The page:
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Williams, Hosea (1926-2000)

Image Ownership: Public domain

Born on January 5th, 1926 in Attapulgus, Georgia, Hosea Williams became a prominent civil rights activist and war hero. Unfortunately, his mother died in childbirth and his father was never in the picture, so Williams was raised by his grandfather, Turner Williams. Williams encountered racism early in his life. At fourteen he was forced to run away from his grandfather’s farm in Georgia to avoid a lynching for befriending a young white girl.

At the beginning of World War II, Williams enlisted into the racially segregated U.S. Army and served in an all-black infantry regiment under General George Patton. Williams was wounded in battle and spent a full year in a military hospital recovering from his injury. Upon his return, he finished his high school education at the age of twenty-three, and was awarded the Purple Heart for his bravery in battle. Quickly after high school he began studying at Morris Brown College in Atlanta where he earned his bachelor of arts in chemistry. Afterwards, he earned a master in chemistry while also being ordained as a minister form Atlanta University. Quickly after graduation he began to work for the United States Department of Agriculture as a research chemist. During this time, Williams married Juanita Terry.  The couple had five children and adopted four more.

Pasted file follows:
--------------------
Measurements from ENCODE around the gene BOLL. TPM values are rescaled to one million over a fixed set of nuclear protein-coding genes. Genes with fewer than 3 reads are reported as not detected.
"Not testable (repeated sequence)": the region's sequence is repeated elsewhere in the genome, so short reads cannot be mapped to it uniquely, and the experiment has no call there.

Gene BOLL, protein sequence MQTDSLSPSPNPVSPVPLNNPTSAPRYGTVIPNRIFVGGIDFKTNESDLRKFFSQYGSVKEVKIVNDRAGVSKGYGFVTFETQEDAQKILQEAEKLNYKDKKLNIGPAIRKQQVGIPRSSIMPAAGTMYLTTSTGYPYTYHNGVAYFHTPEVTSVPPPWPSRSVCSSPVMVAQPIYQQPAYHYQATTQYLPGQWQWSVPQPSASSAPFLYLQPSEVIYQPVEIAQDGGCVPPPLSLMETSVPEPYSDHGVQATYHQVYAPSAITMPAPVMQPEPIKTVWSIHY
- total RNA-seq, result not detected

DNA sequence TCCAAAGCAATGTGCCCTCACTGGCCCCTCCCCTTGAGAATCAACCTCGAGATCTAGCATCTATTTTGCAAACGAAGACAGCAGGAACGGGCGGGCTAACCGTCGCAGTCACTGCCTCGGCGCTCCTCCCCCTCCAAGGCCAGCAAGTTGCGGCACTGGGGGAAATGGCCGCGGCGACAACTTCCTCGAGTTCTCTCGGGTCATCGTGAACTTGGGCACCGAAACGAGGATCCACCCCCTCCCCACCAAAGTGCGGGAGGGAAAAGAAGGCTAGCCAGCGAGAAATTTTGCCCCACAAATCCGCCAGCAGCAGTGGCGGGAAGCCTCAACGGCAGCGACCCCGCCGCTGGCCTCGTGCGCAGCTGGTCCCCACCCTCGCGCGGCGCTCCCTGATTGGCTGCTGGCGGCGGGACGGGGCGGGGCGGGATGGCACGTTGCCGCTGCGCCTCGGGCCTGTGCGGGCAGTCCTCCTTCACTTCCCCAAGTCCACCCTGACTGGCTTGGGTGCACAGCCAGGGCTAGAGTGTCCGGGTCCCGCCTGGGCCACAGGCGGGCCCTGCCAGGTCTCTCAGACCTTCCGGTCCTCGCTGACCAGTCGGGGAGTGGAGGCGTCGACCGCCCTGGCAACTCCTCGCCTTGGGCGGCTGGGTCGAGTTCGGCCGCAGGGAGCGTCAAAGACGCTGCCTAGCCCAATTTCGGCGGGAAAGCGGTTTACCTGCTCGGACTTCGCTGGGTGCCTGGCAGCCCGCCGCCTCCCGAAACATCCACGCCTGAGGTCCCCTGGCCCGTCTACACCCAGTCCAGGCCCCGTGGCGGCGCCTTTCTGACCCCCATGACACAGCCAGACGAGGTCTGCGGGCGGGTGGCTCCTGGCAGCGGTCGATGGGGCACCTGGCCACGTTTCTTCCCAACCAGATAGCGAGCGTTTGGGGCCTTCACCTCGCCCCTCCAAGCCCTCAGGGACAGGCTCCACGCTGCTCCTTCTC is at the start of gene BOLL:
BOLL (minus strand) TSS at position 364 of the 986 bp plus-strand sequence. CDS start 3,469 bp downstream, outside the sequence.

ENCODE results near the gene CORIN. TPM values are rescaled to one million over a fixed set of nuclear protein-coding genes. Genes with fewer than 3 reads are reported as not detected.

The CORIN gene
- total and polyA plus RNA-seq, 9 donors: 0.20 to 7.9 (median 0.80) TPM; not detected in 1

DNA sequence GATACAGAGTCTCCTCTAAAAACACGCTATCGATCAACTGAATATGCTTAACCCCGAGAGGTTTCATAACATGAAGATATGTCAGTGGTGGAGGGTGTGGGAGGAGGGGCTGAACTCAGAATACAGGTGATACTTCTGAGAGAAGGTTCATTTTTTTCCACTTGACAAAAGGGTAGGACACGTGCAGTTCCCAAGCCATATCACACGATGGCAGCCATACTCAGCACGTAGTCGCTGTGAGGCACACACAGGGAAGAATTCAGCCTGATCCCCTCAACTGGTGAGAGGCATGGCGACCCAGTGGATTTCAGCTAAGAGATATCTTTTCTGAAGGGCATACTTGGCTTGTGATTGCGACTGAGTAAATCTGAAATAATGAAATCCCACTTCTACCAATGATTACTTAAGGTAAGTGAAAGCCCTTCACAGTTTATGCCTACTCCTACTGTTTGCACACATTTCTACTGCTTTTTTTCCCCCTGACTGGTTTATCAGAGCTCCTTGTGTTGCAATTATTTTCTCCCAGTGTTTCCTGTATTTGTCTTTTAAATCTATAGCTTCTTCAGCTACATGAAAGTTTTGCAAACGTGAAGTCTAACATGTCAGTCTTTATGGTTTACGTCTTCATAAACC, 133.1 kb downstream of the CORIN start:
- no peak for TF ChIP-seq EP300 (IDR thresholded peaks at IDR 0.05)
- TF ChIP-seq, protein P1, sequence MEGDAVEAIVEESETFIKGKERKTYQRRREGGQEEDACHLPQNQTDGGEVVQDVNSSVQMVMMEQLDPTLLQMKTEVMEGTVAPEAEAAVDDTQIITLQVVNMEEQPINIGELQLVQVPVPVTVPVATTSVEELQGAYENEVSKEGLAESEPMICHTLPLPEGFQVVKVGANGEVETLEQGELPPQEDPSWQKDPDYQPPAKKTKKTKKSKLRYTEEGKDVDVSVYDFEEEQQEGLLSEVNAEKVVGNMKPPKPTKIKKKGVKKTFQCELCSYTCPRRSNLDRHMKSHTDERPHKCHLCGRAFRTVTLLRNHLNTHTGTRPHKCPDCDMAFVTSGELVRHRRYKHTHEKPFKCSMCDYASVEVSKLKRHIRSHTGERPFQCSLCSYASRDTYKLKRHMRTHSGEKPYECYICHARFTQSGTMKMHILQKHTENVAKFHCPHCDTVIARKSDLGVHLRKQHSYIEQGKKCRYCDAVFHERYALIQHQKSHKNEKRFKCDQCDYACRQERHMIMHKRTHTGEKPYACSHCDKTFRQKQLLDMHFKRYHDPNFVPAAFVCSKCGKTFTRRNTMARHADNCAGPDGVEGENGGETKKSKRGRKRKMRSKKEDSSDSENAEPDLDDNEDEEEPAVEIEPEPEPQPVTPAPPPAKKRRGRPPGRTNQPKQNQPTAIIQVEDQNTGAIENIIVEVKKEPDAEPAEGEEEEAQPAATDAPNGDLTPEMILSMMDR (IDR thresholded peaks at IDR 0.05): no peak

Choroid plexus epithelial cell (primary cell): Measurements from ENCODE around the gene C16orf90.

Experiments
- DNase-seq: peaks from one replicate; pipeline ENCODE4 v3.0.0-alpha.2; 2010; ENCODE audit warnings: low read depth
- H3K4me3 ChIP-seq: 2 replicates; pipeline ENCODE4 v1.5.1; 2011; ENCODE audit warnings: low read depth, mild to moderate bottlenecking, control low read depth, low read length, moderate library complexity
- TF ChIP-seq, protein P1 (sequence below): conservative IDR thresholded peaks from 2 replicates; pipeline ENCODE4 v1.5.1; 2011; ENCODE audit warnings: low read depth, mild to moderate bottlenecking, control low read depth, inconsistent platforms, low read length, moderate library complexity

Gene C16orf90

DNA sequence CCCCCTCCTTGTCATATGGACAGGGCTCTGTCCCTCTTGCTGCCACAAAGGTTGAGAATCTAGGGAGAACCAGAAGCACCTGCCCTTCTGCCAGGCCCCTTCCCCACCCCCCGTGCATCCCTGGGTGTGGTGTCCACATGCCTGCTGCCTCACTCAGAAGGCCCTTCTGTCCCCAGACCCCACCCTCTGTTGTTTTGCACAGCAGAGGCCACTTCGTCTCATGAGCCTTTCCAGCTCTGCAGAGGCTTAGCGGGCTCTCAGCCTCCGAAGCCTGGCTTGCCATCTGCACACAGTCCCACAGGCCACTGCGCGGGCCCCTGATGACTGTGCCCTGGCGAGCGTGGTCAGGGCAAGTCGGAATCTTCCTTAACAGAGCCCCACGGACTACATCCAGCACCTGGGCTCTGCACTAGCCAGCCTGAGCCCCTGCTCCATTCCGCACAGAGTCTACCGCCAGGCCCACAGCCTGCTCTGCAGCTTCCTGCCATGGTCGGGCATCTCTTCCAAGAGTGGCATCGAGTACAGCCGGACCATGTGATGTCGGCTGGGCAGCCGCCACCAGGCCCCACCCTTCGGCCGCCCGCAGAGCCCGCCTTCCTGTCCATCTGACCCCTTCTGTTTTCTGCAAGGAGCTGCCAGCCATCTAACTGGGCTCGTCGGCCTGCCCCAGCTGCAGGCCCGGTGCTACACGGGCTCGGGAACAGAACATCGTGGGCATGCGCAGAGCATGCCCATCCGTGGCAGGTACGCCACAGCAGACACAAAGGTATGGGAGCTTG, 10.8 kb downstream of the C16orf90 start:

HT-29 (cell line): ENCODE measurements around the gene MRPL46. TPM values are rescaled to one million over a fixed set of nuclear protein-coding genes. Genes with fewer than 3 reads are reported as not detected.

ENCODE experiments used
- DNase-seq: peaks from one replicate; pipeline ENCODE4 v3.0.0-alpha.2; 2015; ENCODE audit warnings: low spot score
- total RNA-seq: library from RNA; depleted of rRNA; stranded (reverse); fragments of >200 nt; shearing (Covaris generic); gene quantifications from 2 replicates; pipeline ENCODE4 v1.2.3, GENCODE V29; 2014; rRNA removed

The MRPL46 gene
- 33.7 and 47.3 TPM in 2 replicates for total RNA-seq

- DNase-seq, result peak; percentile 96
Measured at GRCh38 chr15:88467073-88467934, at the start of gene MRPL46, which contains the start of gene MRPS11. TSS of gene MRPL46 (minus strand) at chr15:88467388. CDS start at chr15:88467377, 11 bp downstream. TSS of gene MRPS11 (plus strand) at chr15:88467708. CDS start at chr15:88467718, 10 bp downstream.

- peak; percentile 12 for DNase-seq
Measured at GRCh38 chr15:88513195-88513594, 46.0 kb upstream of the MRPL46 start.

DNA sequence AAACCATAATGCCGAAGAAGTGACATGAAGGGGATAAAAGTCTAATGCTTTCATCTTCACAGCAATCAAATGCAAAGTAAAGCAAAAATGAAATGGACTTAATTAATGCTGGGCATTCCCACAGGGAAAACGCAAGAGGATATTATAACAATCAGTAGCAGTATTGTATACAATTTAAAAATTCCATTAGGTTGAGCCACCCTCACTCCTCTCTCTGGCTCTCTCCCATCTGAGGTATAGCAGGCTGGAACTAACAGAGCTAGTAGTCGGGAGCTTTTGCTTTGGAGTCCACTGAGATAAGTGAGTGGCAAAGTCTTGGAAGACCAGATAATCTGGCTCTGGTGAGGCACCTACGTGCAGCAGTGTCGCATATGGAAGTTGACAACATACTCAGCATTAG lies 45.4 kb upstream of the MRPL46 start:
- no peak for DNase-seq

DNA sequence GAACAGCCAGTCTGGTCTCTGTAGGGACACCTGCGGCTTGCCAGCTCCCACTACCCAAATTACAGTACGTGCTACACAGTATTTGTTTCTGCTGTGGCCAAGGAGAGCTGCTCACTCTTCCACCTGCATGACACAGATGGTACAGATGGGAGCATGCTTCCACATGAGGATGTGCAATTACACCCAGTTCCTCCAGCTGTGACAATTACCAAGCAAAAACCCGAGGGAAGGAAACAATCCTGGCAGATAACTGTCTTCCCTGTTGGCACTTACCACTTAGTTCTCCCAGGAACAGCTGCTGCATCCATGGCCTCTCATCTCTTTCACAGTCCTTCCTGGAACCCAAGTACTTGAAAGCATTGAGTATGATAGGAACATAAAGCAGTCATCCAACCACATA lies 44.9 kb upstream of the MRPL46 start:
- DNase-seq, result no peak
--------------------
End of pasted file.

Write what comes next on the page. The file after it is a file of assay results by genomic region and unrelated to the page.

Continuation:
In 1952, Williams tried to drink from a ‘White Only’ water fountain in Savannah and was almost killed for doing so. After that incident he joined the Savannah, Georgia branch of the National Association for the Advancement of Colored People (NAACP) where his civil rights activist career began. After advancing through the NAACP, Williams joined the Southern Christian Leadership Conference, becoming by 1962 one of Dr. Martin Luther King, Jr.’s most trusted advisers. Williams’ first project while in the SCLC was conducting and directing black voter registration drives in during in Mississippi during the Freedom Summer of 1964. Just a few months later he played a key organizational role in the Selma to Montgomery, Alabama march in 1965.

After witnessing Dr. Martin Luther King’s assassination in Memphis in 1968, Williams was promoted to the executive director of the SCLC. During his later years Hosea Williams organized and led two main marches. The first was Georgia’s biggest civil rights march, when in 1987 over 20,000 people marched through the all-white Forsyth County withstanding racial slurs and physical beatings. The second was a march to Georgia’s state capital in 1996 to challenge the state government to remove the confederate symbol in the state flag.

After decades of voter registration efforts, Williams entered politics, serving in the Georgia State Assembly from 1974 to 1984.  After resigning his wife took his seat. In 1985 he was elected to the Atlanta City Council and served there for five years. Later, from 1990 to 1994, Williams moved to an Atlanta suburb and served as a DeKalb County, Georgia Commissioner.

On November 16th, 2000, Hosea Williams lost his battle to cancer. His life is remembered and lives on through his five biological and four adopted children.

“Hosea Williams,”,;“International Civil Rights: Walk of Fame,” National Parks Service, U.S. Department of the Interior, October 25 2015,


University of Washington, Seattle

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